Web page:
If this happens, the male goldfishes will engage in intense fights to win over the female. So, you should maintain the proper ratio of male and female goldfish, which is one female for two males. 

Finding the Solution to Prevent Goldfish From Eating Other Fish and Fry

Fry refers to the baby goldfish. Since goldfish is devoid of any parental care, they will happily live on the fry or baby goldfish. So, these are infamously known as cannibal fish. 

And it is even more prominent for the bigger goldfish species such as Shubunkins, Oranda and Lionheads.  So, how do you stop the goldfish from eating his babies and attacking other fishes in the tank?

  • It would help if you separated the goldfish babies as soon as the female gives them birth. It will save a massive number of fries from being eaten by the adult goldfish. Also, you don’t need to keep the babies in a large tank. A tank with 1o gallons to 20 gallons of water will do finely. 
  • Goldfish attacks other species mostly when the tank is overcrowded. So, we suggest you provide ample space for each fish in the tank. Ideally speaking, an adult goldfish will need 20 gallons of water. But you need to add 10 gallons more for each extra goldfish in the tank. So, if you are looking to keep 4 to 7 goldfish together, opt for a tank around 50 gallons of water capacity. 
  • Goldfish becomes most aggressive when they are hungry.  At this time, they will eat anything without further discrimination. So, feeding the fish regularly is the best possible solution to stop goldfish engaging in fights and eating other fishes. 
  • Lastly, maintain a proper ratio of male and female goldfish so they can mate easily. When goldfish finds scarcity of mating partner, the males will engage in fights and bite each other. It will damage their fins that lower the beauty of goldfish. So, keep one female for two male goldfishes in the tank.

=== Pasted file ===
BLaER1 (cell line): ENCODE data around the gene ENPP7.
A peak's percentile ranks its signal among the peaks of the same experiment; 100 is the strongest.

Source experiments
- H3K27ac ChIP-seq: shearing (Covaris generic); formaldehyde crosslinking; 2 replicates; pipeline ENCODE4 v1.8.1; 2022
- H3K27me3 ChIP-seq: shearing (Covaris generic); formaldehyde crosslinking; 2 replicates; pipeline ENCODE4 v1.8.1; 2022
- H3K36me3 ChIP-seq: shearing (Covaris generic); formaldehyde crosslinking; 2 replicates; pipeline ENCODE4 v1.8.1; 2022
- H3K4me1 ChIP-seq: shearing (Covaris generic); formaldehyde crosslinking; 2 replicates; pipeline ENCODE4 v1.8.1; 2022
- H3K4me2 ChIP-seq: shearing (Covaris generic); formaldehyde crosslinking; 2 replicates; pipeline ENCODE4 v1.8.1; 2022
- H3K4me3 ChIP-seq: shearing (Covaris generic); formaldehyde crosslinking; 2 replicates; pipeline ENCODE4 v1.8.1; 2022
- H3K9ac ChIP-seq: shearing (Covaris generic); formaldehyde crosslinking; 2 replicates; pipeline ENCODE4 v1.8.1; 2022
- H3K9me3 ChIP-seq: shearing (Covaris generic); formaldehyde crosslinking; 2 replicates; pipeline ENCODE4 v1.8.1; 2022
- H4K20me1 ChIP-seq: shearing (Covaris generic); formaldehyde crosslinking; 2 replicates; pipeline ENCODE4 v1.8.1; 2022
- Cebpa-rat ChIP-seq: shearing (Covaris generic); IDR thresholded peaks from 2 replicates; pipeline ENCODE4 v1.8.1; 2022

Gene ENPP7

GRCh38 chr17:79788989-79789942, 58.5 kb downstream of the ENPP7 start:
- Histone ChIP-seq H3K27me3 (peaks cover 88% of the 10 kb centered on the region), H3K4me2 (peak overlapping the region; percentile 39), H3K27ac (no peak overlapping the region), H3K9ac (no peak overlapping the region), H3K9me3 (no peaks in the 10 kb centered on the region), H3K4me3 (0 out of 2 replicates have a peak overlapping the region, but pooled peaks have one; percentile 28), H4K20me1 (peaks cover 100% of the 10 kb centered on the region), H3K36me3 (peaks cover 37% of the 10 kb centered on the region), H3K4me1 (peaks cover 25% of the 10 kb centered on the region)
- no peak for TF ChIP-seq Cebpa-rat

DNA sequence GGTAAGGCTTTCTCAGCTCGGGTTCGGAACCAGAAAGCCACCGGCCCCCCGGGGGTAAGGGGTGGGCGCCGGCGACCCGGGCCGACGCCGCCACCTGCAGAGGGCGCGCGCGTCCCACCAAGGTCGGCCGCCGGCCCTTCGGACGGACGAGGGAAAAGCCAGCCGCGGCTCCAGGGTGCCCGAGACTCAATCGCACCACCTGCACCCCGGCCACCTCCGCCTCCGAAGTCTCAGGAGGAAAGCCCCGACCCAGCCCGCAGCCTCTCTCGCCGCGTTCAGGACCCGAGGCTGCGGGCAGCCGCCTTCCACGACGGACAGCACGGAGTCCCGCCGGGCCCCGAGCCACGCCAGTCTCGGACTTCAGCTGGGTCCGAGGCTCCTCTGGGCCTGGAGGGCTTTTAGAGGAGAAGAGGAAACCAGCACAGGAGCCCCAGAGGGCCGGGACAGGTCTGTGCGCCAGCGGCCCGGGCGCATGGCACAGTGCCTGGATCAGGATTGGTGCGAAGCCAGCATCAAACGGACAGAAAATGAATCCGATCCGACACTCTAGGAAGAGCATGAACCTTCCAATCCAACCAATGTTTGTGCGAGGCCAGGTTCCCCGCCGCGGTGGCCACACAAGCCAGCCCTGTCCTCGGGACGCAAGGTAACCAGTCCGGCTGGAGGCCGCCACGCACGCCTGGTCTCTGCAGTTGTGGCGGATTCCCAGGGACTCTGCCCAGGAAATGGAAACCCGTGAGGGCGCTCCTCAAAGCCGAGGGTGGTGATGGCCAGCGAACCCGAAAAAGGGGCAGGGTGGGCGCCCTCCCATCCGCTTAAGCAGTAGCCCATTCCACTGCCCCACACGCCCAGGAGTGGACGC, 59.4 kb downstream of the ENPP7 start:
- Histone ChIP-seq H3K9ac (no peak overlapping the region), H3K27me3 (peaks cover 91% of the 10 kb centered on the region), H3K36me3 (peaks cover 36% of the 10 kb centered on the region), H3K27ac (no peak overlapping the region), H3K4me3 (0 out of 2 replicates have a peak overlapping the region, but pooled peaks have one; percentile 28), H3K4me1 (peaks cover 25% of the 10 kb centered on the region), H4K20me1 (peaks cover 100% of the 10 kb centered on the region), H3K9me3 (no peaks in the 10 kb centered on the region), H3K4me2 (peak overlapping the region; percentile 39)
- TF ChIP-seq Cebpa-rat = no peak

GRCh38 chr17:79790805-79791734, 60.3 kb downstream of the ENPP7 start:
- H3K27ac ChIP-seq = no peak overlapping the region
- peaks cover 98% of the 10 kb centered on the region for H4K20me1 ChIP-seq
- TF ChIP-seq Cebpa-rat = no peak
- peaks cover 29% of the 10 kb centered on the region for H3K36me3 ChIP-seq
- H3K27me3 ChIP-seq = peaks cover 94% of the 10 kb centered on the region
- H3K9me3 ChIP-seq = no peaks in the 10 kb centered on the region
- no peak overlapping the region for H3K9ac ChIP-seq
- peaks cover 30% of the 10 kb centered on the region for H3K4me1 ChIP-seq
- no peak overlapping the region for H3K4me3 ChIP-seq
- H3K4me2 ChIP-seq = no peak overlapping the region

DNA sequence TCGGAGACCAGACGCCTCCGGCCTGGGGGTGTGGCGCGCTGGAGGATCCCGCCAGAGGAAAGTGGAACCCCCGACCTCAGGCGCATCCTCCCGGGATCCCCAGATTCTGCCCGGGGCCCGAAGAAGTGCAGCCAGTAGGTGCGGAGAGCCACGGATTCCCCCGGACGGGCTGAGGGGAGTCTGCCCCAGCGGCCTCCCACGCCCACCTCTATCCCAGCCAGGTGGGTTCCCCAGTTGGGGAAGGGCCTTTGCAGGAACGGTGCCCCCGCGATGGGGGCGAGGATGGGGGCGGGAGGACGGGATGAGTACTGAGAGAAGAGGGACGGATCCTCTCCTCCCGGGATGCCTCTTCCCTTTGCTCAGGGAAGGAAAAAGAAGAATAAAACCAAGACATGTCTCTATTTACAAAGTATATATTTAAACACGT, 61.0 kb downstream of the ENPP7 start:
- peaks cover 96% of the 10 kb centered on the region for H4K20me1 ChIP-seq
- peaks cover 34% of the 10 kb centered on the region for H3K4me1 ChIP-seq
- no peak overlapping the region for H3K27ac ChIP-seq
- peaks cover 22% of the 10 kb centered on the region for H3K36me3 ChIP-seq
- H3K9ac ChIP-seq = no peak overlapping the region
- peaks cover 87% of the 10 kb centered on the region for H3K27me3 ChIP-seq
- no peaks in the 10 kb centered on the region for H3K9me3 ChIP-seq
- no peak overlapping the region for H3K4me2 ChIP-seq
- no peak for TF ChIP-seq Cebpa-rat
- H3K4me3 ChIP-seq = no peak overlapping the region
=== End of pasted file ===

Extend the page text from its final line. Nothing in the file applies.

Five Suitable Tank Mates For Goldfish

Since you now know that goldfish will rarely attack and eat the other fish species in the tank, you might be interested in keeping other fish with them. So, this brings us to the all-important questions, “Which fish makes the best tank mates for goldfish?”

To put it shortly, any small fish species that is non-aggressive and live mostly on their own will be a great tank companion for the goldfish. You will have to leave away the aggressive fishes such as guppies and bettas while choosing the tank mates for goldfish. 

We have searched the net and put our observation into practical life to pick the five suitable tank mates for goldfish. These are:

  • Rosy Barbs:

Rosy Barbs is a beautiful fish with a bright golden appearance. They are a perfect size match for goldfish with an average of 4 inches to 6 inches measurement. What’s more, they live in the same water parameters as the goldfish. 

The Rosy Barbs is a non-aggressive fish and won’t show any interest to goldfish. They will happily swim around the tank. But you need to keep at least four to six Rosy Barbs together since they are schooling fish. If you keep them alone, they will feel stressed and get sick.